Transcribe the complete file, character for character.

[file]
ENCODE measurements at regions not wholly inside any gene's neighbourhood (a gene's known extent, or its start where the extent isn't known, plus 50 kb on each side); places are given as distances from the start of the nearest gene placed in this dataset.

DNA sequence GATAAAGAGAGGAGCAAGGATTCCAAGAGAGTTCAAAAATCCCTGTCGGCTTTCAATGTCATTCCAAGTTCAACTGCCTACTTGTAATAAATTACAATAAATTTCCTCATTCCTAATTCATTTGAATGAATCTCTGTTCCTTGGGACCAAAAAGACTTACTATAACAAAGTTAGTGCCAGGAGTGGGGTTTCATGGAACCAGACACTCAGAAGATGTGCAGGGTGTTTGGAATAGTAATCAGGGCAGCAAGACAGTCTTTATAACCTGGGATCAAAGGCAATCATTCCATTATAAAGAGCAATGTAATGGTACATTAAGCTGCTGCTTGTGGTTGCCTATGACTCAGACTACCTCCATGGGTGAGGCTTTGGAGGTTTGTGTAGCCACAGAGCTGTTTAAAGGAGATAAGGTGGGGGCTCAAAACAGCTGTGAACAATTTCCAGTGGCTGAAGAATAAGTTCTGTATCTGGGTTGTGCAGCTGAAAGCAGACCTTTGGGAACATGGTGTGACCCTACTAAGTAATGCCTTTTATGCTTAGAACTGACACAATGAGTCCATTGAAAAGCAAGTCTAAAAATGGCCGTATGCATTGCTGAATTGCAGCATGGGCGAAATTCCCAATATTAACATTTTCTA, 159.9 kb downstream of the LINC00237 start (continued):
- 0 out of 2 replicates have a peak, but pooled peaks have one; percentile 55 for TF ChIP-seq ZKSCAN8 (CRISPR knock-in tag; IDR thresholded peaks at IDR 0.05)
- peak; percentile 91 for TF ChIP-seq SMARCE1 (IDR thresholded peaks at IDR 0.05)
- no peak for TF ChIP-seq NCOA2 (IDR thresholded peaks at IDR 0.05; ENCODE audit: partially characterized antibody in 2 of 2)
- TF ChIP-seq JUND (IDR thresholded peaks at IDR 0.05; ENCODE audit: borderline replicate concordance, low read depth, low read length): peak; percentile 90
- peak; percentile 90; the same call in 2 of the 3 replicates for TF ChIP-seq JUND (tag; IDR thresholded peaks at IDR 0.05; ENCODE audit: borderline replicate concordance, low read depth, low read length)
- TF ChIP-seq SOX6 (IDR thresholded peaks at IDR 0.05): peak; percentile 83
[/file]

ENCODE measurements at regions not wholly inside any gene's neighbourhood (a gene's known extent, or its start where the extent isn't known, plus 50 kb on each side); places are given as distances from the start of the nearest gene placed in this dataset.

DNA sequence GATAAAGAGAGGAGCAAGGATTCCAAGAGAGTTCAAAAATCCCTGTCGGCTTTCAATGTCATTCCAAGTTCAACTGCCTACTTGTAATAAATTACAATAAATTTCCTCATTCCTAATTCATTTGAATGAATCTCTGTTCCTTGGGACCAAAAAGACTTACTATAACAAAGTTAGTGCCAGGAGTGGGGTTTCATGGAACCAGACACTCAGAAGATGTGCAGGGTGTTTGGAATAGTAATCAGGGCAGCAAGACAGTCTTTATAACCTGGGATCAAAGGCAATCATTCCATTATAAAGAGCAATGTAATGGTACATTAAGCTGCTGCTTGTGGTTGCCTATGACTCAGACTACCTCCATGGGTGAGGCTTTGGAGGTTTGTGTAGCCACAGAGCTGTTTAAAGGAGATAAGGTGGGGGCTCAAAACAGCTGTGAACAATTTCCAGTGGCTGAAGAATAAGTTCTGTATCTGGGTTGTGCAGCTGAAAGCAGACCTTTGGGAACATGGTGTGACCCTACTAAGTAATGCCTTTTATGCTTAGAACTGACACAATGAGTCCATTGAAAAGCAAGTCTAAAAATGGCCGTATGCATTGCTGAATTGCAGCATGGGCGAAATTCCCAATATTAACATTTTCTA, 159.9 kb downstream of the LINC00237 start (continued):
- 0 out of 2 replicates have a peak, but pooled peaks have one; percentile 55 for TF ChIP-seq ZKSCAN8 (CRISPR knock-in tag; IDR thresholded peaks at IDR 0.05)
- peak; percentile 91 for TF ChIP-seq SMARCE1 (IDR thresholded peaks at IDR 0.05)
- no peak for TF ChIP-seq NCOA2 (IDR thresholded peaks at IDR 0.05; ENCODE audit: partially characterized antibody in 2 of 2)
- TF ChIP-seq JUND (IDR thresholded peaks at IDR 0.05; ENCODE audit: borderline replicate concordance, low read depth, low read length): peak; percentile 90
- peak; percentile 90; the same call in 2 of the 3 replicates for TF ChIP-seq JUND (tag; IDR thresholded peaks at IDR 0.05; ENCODE audit: borderline replicate concordance, low read depth, low read length)
- TF ChIP-seq SOX6 (IDR thresholded peaks at IDR 0.05): peak; percentile 83